Designer Michelle Workman’s warm Southern hospitality inspired chef Mary Payne Moran to create this dinner menu that is both sophisticated and approachable. There’s bountiful food and drink, and traditional dishes that have been given a contemporary spin.


    Fire and Ice Cocktail

    Harvest Chardonnay

    Pimiento Cheese-Stuffed Peppadews

    Red Leaf Salad with Spiral-Cut Vegetables; Buttermilk Ranch Dressing

    Roasted Pork Top Loin; Balsamic-Glazed Apples and Pears

    Roasted Garlic

    Garlicky Mashed Red Skin Potatoes

    Creamy Green Beans

    Home-Style Popovers

    Blackberry and Blueberry Slab Pie

    Ancho Reyes Ancho Chile Liqueur and Jack Daniel’s Single Barrel Select Tennessee Whiskey

    Shopping List

    We’ve organized a shopping list to make shopping for this party menu easier for you. Package sizes are included so you have enough for duplicated recipe ingredients. You may need to order the pork top loin roast ahead of time; check with your butcher.

    Check your pantry for these necessary items before shopping:

    Note: Unless specified, when we call for “butter,” we mean the unsalted variety. When we call for “eggs,” we are suggesting large eggs unless specified. When we call for “brown sugar,” we are calling for light brown sugar.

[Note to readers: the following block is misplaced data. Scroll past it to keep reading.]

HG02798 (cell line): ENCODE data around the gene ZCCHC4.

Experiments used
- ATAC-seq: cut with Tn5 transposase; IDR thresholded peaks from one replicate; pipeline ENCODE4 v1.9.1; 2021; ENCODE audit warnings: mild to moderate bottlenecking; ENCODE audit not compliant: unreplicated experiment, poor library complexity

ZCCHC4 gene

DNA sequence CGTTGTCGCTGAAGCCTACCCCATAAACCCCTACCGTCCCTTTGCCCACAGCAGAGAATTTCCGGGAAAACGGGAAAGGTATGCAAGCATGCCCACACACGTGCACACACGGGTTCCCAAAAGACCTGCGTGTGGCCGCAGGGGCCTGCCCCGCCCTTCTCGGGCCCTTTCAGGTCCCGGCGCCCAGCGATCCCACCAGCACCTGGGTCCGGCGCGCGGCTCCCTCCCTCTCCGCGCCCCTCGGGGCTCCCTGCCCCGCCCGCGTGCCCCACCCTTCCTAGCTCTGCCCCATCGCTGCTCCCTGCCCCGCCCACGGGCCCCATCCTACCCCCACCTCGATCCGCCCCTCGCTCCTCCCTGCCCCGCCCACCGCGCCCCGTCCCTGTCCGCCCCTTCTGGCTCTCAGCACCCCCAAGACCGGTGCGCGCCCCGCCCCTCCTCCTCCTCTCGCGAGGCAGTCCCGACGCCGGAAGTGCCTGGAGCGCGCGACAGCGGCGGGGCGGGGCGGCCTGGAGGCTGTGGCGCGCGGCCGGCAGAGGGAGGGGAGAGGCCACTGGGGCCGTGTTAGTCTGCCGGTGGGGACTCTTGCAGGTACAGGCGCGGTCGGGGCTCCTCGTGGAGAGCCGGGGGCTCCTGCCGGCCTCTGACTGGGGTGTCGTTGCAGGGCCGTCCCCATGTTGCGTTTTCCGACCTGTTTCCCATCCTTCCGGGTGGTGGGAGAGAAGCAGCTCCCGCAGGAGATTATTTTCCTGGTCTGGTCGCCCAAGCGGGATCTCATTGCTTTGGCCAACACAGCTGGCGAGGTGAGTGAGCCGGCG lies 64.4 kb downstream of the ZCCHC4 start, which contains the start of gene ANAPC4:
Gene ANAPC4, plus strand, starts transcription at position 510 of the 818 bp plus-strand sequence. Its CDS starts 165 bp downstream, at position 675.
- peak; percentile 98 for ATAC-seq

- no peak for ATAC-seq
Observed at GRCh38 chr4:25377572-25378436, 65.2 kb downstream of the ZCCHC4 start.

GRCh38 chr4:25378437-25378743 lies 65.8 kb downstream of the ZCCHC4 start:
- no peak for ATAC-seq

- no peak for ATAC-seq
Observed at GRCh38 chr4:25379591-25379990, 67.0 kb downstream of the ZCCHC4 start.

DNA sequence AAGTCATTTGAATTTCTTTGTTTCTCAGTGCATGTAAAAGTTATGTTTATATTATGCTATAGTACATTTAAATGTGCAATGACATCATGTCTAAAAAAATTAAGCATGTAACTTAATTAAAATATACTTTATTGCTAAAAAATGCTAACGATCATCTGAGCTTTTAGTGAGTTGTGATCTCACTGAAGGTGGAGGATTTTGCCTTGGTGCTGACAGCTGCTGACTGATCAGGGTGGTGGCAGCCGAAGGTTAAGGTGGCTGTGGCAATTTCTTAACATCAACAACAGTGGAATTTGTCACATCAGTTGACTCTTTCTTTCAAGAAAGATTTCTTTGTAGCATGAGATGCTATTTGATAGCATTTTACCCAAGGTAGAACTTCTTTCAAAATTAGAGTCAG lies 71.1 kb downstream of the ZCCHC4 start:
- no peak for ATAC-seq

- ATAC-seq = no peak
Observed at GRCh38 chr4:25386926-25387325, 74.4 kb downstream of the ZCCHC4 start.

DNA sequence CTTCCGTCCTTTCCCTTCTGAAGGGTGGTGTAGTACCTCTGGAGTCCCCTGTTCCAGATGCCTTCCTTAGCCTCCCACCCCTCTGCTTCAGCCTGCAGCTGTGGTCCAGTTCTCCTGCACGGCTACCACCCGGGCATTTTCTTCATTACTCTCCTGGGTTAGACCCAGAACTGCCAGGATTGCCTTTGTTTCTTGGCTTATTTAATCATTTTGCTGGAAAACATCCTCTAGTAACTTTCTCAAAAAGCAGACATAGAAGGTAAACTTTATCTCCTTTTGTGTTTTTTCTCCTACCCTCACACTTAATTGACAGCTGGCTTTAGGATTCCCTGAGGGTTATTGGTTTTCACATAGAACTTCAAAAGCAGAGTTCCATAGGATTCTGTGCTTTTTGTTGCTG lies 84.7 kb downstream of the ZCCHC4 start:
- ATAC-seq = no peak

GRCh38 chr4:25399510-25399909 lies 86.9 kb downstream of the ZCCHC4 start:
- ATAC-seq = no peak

• Butter (almost 5 sticks total)
    • Sugar (about 1-1/4 cup)
    • Powdered sugar (need 2 tablespoons)
    • All-purpose flour (need 6-1/2 cups + 3 tablespoons)
    • Cornstarch (need 1 tablespoon)
    • Eggs (need 6)
    • Vanilla extract (need 1 teaspoon)
    • Paprika (need 1/4 teaspoon)
    • Dried thyme leaves (need 1/2 teaspoon)
    • Salt (need 2 teaspoons plus more to taste)
    • Kosher salt (to taste + 1-3/4 teaspoons)
    • Freshly ground black pepper (plenty to taste + 1 teaspoon)
    • Angostura aromatic bitters
    • Mayonnaise (need 1/2 cup + 1 tablespoon)
    • Dijon-style mustard (need 1/2 tablespoon)
    • Worcestershire sauce (need 1/4 teaspoon)
    • Tabasco® Brand Pepper Sauce or other hot sauce (need 2 drops)
    • Extra-virgin olive oil (need almost 1 cup)
    • Balsamic vinegar (need 1-1/4 cup)



    • 1 bunch mint
    • 2 bunches sage
    • 1 bunch parsley
    • 1 bunch chive
    • 1 bunch dill weed
    • 2 medium shallots
    • 7 heads garlic
    • 5 pounds red skin small potatoes
    • 12 lemons
    • 4 Bosc pears
    • 4 Fuji apples
    • 2 yellow onions
    • 1 bunch seedless green grapes
    • 1-1/2 pounds fresh blueberries (frozen can be substituted)
    • 1-1/2 pounds fresh blackberries (frozen can be substituted)
    • 1 bunch green onion
    • 1 bunch baby bok choy
    • 1 pound beets
    • 1 package carrots (need 2 medium)
    • 2 medium zucchini
    • 2 pounds green beans
    • 1 head red leaf lettuce